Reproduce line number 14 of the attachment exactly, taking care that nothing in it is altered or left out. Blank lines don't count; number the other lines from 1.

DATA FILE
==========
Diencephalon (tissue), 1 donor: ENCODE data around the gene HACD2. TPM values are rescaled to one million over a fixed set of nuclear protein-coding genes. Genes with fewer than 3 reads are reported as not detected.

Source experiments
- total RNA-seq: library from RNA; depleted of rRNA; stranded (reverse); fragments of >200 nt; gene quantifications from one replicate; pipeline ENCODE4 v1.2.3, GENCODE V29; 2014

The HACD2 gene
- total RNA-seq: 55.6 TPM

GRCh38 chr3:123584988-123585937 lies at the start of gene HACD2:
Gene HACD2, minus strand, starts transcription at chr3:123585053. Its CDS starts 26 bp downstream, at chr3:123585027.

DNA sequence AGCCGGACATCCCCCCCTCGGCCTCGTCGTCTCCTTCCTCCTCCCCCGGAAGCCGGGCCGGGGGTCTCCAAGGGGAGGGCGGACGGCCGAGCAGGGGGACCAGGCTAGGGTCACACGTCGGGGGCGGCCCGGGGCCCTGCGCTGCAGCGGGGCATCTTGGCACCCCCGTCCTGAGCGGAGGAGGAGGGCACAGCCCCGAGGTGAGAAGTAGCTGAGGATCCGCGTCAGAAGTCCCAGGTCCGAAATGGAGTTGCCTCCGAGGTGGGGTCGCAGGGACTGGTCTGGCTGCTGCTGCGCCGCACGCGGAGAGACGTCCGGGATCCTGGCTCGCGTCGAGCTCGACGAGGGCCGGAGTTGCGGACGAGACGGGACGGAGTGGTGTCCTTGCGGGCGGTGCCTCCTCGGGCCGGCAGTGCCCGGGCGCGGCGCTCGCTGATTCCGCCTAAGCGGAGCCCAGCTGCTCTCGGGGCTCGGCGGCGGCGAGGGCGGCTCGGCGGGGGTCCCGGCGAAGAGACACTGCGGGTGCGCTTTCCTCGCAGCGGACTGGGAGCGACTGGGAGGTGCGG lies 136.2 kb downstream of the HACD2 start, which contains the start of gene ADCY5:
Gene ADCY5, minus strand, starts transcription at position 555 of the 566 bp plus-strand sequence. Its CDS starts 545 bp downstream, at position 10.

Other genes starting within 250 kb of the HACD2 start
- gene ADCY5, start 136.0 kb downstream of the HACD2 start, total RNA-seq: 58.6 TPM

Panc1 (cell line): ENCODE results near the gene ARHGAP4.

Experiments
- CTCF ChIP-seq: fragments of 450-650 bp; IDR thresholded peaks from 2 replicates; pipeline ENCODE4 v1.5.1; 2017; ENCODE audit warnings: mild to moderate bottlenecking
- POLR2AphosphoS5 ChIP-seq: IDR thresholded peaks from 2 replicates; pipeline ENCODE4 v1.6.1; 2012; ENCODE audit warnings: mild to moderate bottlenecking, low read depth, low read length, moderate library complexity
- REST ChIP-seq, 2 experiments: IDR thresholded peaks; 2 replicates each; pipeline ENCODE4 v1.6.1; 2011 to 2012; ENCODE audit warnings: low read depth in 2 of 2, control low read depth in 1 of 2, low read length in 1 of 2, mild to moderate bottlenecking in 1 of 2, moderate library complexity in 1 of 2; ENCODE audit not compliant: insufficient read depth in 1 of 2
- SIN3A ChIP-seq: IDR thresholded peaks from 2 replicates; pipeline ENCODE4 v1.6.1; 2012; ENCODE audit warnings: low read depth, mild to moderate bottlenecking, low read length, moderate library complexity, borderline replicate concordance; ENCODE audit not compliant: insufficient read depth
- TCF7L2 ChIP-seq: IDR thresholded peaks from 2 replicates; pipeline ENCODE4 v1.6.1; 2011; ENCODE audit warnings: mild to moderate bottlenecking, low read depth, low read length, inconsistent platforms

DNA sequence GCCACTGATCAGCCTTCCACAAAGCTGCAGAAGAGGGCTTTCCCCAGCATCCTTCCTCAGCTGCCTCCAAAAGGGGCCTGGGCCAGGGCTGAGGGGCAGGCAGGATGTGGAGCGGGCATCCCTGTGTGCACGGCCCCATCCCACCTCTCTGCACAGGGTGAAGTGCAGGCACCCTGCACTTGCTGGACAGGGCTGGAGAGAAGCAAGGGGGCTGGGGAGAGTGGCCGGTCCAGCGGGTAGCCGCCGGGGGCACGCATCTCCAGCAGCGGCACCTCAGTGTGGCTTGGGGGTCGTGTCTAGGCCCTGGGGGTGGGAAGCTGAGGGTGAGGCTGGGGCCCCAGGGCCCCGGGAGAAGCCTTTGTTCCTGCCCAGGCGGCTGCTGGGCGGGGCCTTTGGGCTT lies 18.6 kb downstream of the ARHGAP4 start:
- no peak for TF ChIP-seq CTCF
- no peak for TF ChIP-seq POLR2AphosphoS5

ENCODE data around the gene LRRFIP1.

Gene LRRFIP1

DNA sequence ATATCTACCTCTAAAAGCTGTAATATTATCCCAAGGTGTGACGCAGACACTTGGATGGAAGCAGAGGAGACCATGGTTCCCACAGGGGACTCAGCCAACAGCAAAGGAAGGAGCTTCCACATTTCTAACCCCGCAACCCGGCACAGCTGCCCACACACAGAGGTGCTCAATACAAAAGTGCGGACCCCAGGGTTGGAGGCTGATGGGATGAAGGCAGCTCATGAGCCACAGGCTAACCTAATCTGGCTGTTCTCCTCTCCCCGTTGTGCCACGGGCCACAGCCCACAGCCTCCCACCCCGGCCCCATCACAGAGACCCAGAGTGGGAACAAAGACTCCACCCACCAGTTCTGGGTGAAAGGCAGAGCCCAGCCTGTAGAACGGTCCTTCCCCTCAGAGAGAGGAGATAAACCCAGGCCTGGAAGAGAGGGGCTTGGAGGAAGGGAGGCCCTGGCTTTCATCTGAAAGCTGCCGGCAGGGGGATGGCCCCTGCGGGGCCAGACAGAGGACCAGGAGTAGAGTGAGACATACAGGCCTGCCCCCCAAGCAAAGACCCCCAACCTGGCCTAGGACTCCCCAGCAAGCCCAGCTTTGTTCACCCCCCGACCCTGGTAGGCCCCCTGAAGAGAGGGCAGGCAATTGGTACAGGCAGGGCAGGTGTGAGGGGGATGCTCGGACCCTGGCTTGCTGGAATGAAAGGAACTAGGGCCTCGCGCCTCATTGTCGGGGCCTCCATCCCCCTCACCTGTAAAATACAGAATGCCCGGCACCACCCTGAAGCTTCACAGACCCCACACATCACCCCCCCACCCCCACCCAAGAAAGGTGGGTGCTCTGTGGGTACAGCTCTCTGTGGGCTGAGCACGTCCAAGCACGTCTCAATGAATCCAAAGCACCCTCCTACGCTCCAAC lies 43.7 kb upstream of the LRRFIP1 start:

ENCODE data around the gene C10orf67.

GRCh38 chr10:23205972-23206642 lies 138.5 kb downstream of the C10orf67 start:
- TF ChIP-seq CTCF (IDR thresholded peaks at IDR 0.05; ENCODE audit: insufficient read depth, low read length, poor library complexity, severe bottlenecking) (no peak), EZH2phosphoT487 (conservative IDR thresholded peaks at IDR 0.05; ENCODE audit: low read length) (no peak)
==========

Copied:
- CTCF ChIP-seq: fragments of 450-650 bp; IDR thresholded peaks from 2 replicates; pipeline ENCODE4 v1.5.1; 2017; ENCODE audit warnings: mild to moderate bottlenecking